Immigration affects crime perception, not crime rates

A Haitian immigrant walks with fellow immigrants at La Vega Central market on November 19, 2021 in Santiago, Chile. (Credit: John Moore/Getty Images)

A new study shows that migrants don’t cause crime rates to increase, but false perceptions endure.

Studying a country whose proportion of migrants has tripled in less than ten years, the researchers found immigration significantly affects people’s perceptions of crime but has no effect on actual crime.

“Many people seem to believe a connection exists between crime and immigration. We wanted to explore why this is the case, by looking at the example of Chile, a country recently exposed to a massive influx of immigrants,” says Nicolas Ajzenman, a professor of economics at McGill University.

“In Chile, migrants represented close to 6.5% of the population in 2018. Not only did the magnitude change, but also the composition of immigrants changed strongly in recent years, with the arrival of people from Venezuela and Haiti, a trend is similar to other Latin American countries,” he says.

The researchers found that people who are more exposed to immigration inflows are more likely to rank crime as their biggest concern. They’re more likely to believe that crime is affecting their quality of life, and more likely to believe that they will be a victim of a crime soon.

However, those citizens weren’t any more likely to have been victims of any crime in the previous months. Nor did the number of homicides grow disproportionately in the municipalities where they live, according to the researchers.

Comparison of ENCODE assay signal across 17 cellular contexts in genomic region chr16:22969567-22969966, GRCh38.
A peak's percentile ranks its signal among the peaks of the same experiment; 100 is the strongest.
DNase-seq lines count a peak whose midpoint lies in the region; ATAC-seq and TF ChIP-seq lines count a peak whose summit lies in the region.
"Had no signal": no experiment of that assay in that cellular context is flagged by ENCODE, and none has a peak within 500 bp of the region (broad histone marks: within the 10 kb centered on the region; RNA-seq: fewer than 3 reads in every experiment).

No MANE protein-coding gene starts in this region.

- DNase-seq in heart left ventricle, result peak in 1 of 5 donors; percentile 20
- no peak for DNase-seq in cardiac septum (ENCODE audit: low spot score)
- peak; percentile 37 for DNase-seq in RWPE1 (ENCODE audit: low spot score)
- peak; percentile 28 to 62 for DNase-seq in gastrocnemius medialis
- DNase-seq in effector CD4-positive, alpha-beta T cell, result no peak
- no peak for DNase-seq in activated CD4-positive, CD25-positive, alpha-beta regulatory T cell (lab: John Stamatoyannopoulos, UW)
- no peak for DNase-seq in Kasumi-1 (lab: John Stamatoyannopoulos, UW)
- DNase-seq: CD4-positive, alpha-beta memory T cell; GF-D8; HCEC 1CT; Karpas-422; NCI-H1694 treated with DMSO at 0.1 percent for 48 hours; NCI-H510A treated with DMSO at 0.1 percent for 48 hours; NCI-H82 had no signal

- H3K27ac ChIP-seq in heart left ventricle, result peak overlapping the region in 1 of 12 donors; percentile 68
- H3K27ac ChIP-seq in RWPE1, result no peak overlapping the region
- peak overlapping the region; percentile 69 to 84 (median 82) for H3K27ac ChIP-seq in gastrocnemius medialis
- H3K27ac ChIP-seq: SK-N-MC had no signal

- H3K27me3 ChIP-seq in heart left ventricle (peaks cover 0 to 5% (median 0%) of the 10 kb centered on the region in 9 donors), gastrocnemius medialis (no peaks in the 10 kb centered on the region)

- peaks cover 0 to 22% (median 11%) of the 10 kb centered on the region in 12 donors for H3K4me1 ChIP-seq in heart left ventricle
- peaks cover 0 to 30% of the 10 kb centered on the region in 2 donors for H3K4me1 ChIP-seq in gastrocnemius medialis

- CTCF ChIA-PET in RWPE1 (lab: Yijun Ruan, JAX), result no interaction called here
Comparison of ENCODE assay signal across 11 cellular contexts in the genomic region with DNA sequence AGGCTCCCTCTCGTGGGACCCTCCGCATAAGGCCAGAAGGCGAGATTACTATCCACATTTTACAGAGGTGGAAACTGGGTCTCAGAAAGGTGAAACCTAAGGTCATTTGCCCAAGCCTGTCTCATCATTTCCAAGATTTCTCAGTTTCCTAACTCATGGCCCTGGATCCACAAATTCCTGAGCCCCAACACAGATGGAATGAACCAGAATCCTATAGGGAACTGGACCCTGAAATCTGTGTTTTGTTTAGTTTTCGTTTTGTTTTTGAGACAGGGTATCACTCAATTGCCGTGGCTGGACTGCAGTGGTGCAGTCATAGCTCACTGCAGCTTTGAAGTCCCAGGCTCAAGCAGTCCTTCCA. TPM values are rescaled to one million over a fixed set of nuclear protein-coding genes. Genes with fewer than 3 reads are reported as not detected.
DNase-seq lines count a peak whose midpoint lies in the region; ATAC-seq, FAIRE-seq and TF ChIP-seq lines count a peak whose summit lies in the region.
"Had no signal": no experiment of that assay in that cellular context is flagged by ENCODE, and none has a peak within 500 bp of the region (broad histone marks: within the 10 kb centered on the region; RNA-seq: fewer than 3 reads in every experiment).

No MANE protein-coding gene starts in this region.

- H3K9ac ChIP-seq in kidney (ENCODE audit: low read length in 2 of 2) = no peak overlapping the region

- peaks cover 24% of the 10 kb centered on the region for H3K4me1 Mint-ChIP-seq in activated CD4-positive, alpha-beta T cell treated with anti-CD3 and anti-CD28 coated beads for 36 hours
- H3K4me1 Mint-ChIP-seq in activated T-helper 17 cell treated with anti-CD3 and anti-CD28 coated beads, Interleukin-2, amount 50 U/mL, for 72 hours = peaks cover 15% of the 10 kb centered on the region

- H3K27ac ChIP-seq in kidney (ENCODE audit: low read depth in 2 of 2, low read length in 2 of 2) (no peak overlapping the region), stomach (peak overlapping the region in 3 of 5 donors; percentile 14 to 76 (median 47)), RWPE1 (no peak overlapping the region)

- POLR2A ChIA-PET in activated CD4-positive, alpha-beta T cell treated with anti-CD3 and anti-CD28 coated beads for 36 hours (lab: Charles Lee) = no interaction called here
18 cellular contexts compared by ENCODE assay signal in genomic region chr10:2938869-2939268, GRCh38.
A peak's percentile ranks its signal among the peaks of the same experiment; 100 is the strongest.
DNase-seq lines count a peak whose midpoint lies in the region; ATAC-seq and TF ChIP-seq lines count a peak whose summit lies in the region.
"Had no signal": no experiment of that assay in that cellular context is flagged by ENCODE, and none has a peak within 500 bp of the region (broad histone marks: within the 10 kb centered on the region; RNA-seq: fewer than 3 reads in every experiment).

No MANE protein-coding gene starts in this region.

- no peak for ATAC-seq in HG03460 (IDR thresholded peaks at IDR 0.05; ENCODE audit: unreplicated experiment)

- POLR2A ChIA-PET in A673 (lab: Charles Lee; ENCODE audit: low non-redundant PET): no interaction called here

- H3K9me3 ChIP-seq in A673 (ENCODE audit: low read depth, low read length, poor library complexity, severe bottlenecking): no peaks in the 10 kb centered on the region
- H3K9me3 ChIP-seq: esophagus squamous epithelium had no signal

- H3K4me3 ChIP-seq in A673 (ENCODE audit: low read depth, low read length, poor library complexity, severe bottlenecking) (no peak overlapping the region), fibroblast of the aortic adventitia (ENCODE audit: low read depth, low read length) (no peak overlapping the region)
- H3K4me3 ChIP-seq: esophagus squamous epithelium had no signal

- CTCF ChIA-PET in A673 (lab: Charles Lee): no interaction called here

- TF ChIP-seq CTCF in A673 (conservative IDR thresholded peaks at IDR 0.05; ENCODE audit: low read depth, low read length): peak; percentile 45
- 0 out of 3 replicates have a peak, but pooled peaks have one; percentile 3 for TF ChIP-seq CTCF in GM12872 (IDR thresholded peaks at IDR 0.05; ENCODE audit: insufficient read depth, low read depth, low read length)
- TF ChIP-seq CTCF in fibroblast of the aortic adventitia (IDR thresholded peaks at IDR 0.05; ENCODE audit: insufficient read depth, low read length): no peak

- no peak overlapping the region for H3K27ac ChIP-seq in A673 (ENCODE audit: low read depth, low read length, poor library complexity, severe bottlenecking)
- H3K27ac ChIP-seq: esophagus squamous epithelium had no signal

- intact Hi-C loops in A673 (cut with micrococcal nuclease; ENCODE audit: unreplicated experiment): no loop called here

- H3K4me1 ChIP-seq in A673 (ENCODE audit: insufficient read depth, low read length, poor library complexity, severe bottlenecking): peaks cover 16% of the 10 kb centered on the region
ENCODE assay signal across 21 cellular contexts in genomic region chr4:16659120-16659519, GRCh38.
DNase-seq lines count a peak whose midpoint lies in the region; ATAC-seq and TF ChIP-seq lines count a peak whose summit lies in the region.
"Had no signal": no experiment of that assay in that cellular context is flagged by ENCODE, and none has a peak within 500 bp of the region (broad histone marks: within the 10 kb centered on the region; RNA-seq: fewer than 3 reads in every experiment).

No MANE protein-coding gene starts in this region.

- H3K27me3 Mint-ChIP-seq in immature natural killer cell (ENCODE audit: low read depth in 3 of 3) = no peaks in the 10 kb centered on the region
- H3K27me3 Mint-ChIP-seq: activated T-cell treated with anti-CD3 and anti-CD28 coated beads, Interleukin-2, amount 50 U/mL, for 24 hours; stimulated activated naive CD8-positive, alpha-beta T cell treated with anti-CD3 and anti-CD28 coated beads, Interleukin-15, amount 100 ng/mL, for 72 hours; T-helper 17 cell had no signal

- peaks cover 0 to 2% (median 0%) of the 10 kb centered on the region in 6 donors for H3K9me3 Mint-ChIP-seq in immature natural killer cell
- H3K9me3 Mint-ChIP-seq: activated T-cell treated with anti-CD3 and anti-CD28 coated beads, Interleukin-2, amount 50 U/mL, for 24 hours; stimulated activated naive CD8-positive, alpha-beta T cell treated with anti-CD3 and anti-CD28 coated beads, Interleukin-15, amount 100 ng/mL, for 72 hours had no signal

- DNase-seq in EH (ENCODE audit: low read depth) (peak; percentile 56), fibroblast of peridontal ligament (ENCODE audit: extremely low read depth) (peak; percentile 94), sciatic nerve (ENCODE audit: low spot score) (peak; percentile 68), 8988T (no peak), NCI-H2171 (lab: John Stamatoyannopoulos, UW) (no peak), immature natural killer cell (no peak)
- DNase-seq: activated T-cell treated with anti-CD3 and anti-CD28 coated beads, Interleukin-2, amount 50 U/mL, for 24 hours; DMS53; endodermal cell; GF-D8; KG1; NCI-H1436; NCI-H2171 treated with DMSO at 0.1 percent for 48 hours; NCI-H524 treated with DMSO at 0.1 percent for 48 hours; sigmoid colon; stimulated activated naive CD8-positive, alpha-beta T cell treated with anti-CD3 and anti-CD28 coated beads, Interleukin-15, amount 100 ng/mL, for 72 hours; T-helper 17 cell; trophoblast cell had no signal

The researchers also found that not only do people become scared, but they also take action, such as installing more alarms or paying for private security. These misperceptions may be driven in part by local media, as crime-related fears and reactions are more significant in areas with a relatively large number of local media stations, the researchers say.

The researchers investigated whether a plausible explanation for people’s fears could be discrimination against certain types of immigrants. Interestingly, the researchers found that crime-related concerns are mainly driven by immigrants that don’t have ethnically European origins—suggesting that immigrants with European origins enjoy different status compared to other immigrant groups. They also found that the impact on citizens in terms of behavioral reactions, such as installing alarms, appear to be more pronounced when immigrants are less educated.

“Immigration is increasingly an important topic in contemporary political debates. And hostility towards immigrants has become a powerful component of far-right politics and extremist groups around the world,” says Ajzenman.

“Our research demonstrates that the concerns of citizens and governments over the potential relationship between immigration and crime in Chile appear to be unfounded, which holds significant implications for policy.”

The study appears in American Economic Journal.

Source: McGill University